(director/writer: Justine Triet; screenwriter: Arthur Harari; cinematographer: Simon Beaufils; editor: Laurent Senechal; cast: Sandra Huller (Sandra Voyter), Swann Arlaud (Maitre Vincent Renzi), Milo Machado Graner (Daniel), Samuel Theis (Samuel Maleski), Jehnny Beth (Marge Berger), Antoine Reinhartz (L’avocat general), Saadia Bentaïeb (Maitre Nour Boudaoud), Camille Rutherford (Zoe Solidor), Anne Rotger (La Presidente du tribunal), Sophie Fillières (Monica); Runtime: 150; MPAA Rating: NR; producers: David Thion/Marie-Ange Luciani; France 2 Cinema; 2023-France-in French, German & English with English subtitles)

“A stirring courtroom psychodrama.”

Reviewed by Dennis Schwartz

A stirring courtroom psychodrama involving a whodunit murder case over a suspicious death, with only a blind witness.

It’s brilliantly helmed by the French director Justine Triet (“Sibyl”/”Two Ships”) and co-written with Arthur Harari.

The successful but depressed German author Sandra (Sandra Huller, born in East Germany) lives with her French husband Samuel (Samuel Theis), an unsuccessful author, suffering from a writer’s block, and their visually-impaired 11-year-old son Daniel (Milo Machado Graner) and pet dog Snoop (a border collie), in a remote mountain chalet in the French Alps.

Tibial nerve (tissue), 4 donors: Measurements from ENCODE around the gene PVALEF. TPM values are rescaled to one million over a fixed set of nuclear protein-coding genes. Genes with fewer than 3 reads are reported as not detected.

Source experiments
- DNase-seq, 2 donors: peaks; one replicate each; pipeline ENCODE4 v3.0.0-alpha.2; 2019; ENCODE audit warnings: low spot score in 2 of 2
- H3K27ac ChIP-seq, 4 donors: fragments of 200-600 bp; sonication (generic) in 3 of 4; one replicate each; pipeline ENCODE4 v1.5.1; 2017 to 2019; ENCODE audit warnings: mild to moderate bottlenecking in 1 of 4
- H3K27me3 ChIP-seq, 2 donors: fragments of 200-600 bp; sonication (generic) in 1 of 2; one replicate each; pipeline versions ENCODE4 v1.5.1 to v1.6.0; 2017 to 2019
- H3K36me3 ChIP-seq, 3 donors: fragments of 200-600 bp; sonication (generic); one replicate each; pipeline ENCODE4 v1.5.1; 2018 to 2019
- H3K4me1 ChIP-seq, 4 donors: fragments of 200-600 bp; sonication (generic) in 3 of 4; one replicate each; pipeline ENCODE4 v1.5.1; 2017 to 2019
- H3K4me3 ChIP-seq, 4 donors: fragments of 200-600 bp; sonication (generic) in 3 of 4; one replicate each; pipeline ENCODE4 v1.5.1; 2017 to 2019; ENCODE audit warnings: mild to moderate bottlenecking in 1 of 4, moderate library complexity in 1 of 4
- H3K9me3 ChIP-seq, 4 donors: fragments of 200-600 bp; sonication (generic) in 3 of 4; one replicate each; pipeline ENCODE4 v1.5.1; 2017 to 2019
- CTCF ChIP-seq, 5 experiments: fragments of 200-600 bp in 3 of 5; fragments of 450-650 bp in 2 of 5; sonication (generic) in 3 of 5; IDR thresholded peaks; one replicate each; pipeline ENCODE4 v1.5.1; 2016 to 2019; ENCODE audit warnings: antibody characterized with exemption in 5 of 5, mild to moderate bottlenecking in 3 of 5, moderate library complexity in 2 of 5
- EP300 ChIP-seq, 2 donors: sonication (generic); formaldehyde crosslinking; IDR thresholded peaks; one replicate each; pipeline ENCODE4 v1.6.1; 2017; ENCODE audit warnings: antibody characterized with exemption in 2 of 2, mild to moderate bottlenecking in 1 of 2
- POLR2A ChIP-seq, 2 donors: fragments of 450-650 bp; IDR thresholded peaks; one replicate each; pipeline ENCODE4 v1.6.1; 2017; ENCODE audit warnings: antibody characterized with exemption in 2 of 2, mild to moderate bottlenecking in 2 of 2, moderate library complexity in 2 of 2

Samuel is trying to get some financial help for the family by converting on his own his gorgeous but unfinished chalet into an Airbnb, as he noisily hammers away. The noise is too much for Sandra to work in, while the kid leaves to take the dog for a walk. When he returns, he finds his dad’s dead body outside the chalet lying on the snowy ground with a head wound.

We learn the couple was not getting along. She blamed her husband for the kid’s blindness, due to an accident, when he was supposed to be watching him as a child but abandoned him. While he resents her for having affairs behind his back and stealing ideas from him that she used in her books.

When the cops arrive, they suspect he was pushed out the window by Sandra, and arrest her.

Facing a trial, she calmly hires a friend, someone secretly in love with her, Vincent Renzi (Swann Arlaud), to be her lawyer.

The viewer is kept in the dark about her innocence or guilt until the conclusion, as either it’s a suicide or an accidental death, or there might be enough clues to convict her of murder. The court hopes the blind kid can recall something that will either clear or convict his mom, while her lawyer hopes to prove it was a suicide.

Huller’s powerful performance makes this a special whodunit, one that revolves around a troubled marriage. I immensely enjoyed it because of the unique way the trial was conducted and, of course, Huller’s grand performance.

It played at Cannes.